Athlete's foot is classified as a contagious fungal infection that affects the skin of the feet. Even though it is common in athletes, the infection can affect anyone. While surprising to learn, many people will develop athlete's foot at some point in time. Recent reports have shown an estimated 3 to 15 percent of the population have athlete's foot. It may be common, but most people do not really understand the infection. This guide will help you understand the signs and treatment options for athlete's foot.

Signs of Athlete's Foot

One of the first signs of athlete's foot is itchiness of the skin of the foot. You may experience the itchiness more in between and around the toes because the fungal growth will build up and spread in these areas first.

Stinging, burning, and overall pain and discomfort is also common if you have athlete's foot. This discomfort will increase over time, especially if you are constantly scratching your feet. Many people will also develop blisters on the feet.

The skin of your feet may also become dry and brittle. This dryness will eventually cause the skin to crack and peel, which can be even more uncomfortable.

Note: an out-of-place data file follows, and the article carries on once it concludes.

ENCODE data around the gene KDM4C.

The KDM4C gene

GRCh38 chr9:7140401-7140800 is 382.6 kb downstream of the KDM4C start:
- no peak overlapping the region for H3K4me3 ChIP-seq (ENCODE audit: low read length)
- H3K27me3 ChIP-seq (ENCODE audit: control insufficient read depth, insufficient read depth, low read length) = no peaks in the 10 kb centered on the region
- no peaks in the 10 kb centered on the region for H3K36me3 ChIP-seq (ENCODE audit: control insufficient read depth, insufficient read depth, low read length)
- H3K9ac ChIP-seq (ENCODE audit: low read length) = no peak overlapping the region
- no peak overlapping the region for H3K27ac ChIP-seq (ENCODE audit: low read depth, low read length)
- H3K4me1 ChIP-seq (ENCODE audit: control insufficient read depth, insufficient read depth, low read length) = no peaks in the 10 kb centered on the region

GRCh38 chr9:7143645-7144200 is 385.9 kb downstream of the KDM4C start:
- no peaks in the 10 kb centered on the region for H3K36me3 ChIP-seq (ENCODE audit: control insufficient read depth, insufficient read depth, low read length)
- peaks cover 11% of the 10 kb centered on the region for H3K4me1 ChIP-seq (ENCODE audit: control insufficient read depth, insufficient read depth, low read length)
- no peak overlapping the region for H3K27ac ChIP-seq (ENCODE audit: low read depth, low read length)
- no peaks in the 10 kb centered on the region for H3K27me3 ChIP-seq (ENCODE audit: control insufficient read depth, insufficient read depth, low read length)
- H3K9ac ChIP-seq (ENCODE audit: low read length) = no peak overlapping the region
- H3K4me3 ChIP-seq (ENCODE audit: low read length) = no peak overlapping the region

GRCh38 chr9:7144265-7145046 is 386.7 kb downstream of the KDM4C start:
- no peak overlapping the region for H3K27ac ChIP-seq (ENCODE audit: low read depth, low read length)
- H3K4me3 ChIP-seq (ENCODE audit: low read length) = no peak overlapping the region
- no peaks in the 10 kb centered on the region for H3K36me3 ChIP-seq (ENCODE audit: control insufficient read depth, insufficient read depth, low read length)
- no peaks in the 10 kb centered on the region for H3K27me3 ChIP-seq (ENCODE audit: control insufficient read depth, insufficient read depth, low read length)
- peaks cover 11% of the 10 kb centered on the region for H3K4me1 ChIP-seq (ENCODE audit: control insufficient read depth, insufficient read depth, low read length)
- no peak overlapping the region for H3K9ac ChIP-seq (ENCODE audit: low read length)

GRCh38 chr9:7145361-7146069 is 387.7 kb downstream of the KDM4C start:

Another sign of athlete's foot is a change in your actual toenails. The nails may appear dark yellow in color. They may also thicken and start to crumble. A severe case of athlete's foot may cause the toenails to pull away from the actual nail bed.

Treating Athlete's Foot

If you are experiencing any of the signs of athlete's foot, it is important to see your primary care doctor or a podiatrist quickly. Efficient treatment is not only necessary for relief, but also to protect the health of your skin.

Fortunately, there are many medications that can be purchased with or without a prescription.

Over-the-counter medications can be used topically to not only kill the underlying fungal growth, but to also reduce redness, inflammation, itchiness, and pain.

In more severe cases, doctors may prescribe a topical and oral anti-fungal medication that kills the fungus, stops it from spreading, and ease your pain and itchiness.

Prevention is your best weapon against athlete's foot, though. Try to keep your feet as dry as possible at all times. Do not share socks or flip flops with others. If you use a locker room or public shower/bath, wear shower shoes inside to protect your feet.

Living with athlete's foot is possible, but it can be uncomfortable. With proper understanding, you will know the signs, treatment options, and simple preventative measures.

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